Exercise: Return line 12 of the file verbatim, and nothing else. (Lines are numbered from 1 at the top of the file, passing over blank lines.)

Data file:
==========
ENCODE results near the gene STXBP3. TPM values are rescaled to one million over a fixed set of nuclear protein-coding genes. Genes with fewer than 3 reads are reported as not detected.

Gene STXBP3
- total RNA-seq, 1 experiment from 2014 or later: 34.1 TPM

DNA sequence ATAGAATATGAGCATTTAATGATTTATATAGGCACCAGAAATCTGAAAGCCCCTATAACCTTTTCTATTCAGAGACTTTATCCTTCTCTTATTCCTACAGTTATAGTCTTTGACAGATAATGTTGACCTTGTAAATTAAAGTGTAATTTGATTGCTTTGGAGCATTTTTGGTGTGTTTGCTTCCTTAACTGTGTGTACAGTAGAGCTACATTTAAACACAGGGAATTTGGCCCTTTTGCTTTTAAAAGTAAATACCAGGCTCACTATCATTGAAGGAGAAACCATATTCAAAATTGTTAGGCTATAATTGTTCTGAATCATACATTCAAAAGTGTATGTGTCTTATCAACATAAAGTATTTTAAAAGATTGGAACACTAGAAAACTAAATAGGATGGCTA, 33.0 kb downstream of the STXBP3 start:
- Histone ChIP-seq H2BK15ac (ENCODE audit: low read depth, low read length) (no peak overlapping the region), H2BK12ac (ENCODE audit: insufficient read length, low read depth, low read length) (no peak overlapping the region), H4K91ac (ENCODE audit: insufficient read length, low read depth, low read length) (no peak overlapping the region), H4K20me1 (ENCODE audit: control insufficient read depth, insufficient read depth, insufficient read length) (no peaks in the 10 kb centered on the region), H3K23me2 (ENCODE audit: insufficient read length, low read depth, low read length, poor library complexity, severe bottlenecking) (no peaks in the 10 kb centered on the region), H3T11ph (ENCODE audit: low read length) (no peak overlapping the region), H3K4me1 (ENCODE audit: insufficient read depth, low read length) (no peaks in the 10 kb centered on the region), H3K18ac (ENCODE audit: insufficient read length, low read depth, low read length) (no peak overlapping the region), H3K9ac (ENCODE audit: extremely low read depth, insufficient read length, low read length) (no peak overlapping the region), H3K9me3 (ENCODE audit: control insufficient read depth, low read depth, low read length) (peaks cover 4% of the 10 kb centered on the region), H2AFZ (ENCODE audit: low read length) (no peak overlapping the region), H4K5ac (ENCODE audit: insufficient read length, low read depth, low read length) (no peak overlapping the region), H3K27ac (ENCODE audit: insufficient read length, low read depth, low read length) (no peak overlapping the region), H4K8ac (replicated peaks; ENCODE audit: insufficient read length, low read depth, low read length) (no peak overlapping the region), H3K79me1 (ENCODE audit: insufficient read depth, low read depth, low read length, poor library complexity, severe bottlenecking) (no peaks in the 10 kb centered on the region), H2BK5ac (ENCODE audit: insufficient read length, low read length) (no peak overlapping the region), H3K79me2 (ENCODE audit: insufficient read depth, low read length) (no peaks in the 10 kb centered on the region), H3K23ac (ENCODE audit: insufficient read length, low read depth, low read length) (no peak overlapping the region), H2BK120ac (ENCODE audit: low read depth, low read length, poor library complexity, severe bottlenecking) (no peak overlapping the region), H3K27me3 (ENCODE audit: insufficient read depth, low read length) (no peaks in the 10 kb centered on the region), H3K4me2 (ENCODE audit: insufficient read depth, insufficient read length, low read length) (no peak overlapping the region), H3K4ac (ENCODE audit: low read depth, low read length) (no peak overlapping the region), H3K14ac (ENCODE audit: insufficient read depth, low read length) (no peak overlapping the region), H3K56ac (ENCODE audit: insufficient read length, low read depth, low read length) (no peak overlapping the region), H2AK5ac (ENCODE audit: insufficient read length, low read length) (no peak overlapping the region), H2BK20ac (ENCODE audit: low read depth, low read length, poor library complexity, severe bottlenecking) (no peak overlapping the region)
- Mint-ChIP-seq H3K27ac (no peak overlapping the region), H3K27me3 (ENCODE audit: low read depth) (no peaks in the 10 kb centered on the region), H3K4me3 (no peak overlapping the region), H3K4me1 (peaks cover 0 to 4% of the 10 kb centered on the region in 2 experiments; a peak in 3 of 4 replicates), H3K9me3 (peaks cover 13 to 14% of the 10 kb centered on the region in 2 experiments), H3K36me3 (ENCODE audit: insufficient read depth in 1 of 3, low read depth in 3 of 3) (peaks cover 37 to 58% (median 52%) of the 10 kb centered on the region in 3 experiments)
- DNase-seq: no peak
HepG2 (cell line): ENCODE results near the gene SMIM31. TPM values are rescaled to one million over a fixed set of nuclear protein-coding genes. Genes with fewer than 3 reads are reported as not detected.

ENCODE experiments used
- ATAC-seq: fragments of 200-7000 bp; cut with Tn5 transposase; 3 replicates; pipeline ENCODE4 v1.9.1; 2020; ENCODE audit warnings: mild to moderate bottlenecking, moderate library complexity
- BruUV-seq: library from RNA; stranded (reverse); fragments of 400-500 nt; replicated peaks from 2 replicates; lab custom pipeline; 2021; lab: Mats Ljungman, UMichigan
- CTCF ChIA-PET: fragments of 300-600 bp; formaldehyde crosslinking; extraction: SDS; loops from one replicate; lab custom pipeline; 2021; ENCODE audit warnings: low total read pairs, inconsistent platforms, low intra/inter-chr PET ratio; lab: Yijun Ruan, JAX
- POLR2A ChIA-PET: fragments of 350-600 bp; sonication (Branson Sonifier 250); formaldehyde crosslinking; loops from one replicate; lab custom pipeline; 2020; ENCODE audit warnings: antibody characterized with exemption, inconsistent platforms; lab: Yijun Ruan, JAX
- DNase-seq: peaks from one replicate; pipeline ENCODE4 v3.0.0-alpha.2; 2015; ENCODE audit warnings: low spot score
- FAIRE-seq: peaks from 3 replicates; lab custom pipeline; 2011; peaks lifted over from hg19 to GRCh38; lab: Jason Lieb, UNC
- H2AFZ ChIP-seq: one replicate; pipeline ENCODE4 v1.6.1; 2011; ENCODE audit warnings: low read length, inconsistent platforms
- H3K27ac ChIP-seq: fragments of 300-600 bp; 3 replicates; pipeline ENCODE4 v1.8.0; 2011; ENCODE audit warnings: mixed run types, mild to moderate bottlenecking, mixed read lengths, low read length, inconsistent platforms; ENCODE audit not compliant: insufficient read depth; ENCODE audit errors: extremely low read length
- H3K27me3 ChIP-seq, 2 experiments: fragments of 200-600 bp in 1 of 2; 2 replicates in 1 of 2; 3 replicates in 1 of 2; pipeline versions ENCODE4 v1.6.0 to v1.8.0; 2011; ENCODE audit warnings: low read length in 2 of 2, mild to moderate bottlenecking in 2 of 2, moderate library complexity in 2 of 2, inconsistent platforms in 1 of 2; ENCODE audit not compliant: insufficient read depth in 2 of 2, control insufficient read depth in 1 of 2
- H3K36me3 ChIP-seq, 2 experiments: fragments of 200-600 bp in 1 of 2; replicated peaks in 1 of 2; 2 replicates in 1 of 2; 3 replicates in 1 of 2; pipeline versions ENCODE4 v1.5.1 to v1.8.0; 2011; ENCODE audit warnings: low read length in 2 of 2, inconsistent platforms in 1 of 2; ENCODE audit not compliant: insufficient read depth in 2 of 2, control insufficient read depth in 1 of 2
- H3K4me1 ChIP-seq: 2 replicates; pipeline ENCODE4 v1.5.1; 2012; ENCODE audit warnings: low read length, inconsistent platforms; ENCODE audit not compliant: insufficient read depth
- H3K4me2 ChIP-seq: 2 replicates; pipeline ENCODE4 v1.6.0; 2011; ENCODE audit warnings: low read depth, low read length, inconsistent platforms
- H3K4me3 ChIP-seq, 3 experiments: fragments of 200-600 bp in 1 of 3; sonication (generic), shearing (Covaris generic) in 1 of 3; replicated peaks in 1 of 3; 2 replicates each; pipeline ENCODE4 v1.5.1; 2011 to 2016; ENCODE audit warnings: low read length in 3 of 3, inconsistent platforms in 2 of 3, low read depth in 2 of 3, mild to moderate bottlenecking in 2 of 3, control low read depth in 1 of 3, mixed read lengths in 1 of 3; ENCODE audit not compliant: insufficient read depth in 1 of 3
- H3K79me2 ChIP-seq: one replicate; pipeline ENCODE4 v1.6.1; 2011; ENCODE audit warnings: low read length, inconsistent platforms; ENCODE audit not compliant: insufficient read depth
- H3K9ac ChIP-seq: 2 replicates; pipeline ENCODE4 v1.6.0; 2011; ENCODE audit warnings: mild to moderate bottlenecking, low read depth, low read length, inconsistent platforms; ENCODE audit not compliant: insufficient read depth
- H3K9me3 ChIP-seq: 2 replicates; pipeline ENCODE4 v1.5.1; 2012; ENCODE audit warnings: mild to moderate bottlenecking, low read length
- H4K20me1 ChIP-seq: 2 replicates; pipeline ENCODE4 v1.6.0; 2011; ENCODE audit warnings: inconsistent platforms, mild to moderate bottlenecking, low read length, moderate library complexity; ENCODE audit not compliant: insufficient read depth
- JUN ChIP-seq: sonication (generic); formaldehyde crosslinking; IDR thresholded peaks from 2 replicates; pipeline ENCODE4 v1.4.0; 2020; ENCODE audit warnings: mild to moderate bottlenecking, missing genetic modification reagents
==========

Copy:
- CTCF ChIA-PET: fragments of 300-600 bp; formaldehyde crosslinking; extraction: SDS; loops from one replicate; lab custom pipeline; 2021; ENCODE audit warnings: low total read pairs, inconsistent platforms, low intra/inter-chr PET ratio; lab: Yijun Ruan, JAX